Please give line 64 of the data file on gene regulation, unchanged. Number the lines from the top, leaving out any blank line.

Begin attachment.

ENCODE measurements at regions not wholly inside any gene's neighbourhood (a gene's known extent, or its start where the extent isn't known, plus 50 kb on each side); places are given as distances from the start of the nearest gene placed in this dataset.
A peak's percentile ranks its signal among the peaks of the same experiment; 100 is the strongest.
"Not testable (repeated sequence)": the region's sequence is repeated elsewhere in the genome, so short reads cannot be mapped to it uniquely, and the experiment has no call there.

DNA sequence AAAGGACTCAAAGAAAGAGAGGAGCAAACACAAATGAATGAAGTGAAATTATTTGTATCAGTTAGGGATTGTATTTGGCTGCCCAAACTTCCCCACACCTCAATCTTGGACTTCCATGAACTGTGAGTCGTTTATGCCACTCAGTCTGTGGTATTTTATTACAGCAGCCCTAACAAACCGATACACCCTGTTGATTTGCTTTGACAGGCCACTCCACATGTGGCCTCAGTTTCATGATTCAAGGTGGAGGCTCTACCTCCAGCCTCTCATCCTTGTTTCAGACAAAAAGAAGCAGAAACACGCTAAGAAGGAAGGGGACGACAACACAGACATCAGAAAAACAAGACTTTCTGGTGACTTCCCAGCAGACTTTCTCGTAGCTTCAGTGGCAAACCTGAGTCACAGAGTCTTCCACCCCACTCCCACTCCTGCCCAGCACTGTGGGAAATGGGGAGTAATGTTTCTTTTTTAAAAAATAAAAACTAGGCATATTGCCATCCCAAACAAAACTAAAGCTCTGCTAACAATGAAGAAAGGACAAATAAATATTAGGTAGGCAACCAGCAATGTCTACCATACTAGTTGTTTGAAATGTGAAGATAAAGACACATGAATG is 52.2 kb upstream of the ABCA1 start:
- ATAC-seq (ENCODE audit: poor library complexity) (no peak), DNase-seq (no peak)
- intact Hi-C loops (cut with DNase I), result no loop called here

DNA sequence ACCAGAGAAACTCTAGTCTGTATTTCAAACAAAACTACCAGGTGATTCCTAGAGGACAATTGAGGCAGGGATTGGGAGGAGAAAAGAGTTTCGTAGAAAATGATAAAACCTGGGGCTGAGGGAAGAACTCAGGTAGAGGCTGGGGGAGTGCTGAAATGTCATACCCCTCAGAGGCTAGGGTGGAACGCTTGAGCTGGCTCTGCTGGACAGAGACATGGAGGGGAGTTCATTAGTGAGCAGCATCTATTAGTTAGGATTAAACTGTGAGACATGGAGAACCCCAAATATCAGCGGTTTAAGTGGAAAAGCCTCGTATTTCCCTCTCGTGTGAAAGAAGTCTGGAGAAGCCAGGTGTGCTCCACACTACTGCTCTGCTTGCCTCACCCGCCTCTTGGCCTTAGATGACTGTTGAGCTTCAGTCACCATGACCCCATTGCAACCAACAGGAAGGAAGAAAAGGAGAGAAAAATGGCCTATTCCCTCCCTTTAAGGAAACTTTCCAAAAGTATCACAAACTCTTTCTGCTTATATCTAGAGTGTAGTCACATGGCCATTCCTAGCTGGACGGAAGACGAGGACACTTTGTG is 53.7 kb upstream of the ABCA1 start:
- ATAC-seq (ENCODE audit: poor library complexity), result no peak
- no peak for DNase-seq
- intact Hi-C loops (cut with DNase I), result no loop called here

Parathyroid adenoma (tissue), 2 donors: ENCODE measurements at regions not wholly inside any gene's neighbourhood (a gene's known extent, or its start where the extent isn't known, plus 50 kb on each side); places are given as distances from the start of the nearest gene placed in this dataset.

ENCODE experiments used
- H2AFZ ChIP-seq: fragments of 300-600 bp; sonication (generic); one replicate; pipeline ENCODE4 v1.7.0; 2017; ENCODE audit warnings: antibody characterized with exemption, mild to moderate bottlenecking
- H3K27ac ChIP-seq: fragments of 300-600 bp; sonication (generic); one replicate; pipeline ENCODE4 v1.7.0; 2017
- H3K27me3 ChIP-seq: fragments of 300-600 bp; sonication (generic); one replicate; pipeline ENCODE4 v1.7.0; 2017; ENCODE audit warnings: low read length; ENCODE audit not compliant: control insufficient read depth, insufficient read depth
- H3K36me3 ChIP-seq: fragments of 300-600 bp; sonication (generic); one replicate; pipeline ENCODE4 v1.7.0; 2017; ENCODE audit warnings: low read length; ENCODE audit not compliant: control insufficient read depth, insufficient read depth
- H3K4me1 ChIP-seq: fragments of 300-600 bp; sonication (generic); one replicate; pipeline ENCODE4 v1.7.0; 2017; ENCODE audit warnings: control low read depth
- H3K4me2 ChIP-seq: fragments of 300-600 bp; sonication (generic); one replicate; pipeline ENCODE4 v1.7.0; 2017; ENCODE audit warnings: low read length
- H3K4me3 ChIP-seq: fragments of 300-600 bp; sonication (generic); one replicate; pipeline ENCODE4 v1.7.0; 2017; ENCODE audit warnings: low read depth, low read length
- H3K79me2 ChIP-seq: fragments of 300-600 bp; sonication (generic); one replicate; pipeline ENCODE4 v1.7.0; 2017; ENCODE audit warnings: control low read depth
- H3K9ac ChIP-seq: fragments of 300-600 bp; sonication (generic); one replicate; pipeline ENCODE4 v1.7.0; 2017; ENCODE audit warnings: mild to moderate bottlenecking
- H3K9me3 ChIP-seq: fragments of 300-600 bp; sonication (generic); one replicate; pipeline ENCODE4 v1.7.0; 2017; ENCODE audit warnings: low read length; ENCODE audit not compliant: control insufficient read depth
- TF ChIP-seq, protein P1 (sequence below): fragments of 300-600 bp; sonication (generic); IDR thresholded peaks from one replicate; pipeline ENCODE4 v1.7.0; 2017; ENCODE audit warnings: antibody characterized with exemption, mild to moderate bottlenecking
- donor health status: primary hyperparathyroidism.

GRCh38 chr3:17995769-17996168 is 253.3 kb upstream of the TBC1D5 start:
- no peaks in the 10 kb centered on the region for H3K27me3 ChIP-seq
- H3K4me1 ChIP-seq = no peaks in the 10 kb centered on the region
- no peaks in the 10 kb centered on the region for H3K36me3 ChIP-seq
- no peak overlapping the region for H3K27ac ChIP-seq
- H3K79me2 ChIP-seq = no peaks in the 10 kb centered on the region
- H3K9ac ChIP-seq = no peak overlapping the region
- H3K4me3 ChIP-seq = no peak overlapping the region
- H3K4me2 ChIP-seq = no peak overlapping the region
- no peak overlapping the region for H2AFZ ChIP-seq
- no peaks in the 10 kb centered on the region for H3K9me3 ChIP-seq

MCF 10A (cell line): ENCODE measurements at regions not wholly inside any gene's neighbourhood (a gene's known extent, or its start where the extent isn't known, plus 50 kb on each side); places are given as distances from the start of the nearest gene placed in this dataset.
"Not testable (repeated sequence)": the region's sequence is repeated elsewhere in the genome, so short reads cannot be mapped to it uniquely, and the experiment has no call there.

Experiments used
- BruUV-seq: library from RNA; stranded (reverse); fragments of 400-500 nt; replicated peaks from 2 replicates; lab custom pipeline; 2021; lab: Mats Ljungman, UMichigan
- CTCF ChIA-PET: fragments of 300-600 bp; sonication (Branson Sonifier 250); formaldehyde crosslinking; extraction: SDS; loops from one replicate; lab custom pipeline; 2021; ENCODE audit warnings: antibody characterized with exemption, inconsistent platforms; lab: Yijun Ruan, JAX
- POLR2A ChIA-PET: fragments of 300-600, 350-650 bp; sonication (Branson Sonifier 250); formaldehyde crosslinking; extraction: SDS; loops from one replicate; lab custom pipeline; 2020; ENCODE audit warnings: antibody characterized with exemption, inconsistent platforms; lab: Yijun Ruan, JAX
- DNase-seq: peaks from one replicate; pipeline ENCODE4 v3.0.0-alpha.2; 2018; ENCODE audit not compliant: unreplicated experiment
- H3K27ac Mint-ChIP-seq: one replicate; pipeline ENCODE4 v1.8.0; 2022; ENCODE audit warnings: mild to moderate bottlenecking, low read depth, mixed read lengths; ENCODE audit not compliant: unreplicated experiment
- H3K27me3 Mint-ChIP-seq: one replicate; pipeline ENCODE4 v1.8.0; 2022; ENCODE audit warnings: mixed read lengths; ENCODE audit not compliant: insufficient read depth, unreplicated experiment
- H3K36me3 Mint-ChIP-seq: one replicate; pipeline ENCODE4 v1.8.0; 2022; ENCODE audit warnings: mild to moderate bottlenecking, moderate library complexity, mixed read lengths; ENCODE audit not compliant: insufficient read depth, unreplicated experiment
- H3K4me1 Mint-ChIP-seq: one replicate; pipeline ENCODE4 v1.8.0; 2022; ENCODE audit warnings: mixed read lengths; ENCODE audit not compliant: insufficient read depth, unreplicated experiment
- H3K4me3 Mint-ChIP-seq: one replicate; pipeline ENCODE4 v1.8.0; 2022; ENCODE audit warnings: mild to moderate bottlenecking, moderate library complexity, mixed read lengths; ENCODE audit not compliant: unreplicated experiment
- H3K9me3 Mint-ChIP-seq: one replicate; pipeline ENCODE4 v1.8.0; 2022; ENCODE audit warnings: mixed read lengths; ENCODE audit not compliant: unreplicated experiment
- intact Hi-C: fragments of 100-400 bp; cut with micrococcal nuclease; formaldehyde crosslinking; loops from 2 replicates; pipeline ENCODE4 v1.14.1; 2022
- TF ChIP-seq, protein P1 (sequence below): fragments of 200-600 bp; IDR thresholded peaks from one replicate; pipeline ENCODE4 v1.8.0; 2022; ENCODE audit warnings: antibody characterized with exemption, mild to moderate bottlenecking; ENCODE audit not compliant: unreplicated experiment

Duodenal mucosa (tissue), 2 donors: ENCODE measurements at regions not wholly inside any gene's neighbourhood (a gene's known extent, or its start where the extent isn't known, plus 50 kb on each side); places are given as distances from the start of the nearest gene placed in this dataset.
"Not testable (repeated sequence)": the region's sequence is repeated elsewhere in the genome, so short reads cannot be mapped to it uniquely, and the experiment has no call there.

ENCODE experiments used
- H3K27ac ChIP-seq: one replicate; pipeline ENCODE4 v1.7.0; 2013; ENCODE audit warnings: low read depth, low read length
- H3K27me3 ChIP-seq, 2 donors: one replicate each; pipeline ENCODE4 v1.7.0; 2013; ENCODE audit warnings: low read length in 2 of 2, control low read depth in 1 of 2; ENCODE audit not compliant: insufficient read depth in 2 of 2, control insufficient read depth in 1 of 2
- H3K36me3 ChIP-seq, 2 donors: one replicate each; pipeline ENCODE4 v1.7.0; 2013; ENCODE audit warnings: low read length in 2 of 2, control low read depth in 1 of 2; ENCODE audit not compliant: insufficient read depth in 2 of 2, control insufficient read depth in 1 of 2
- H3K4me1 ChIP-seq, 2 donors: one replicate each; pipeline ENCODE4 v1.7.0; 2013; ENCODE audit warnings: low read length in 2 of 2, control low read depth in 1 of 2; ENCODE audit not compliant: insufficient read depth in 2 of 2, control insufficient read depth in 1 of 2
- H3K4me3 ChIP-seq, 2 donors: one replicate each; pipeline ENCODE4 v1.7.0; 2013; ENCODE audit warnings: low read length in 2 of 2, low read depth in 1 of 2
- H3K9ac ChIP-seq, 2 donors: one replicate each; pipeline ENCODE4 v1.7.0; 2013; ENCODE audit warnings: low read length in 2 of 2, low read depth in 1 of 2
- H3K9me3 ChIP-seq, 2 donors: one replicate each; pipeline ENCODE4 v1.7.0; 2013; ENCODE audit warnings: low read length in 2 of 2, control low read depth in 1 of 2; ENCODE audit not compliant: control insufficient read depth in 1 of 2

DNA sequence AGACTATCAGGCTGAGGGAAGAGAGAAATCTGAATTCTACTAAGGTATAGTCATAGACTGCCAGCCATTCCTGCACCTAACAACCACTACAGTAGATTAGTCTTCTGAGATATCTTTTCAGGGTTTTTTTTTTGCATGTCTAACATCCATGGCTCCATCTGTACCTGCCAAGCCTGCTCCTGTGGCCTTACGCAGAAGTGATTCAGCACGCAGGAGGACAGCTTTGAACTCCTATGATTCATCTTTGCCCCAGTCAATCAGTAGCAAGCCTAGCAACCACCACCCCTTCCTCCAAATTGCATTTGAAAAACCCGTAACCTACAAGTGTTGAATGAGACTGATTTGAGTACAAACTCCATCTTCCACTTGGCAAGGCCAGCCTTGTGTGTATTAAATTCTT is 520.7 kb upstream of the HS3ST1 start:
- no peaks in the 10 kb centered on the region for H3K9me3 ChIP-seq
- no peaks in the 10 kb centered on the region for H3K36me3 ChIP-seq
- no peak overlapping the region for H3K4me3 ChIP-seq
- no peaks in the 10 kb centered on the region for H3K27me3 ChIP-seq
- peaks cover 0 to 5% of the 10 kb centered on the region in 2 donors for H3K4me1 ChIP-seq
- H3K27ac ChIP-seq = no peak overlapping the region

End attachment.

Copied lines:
- no peak overlapping the region for H3K4me3 ChIP-seq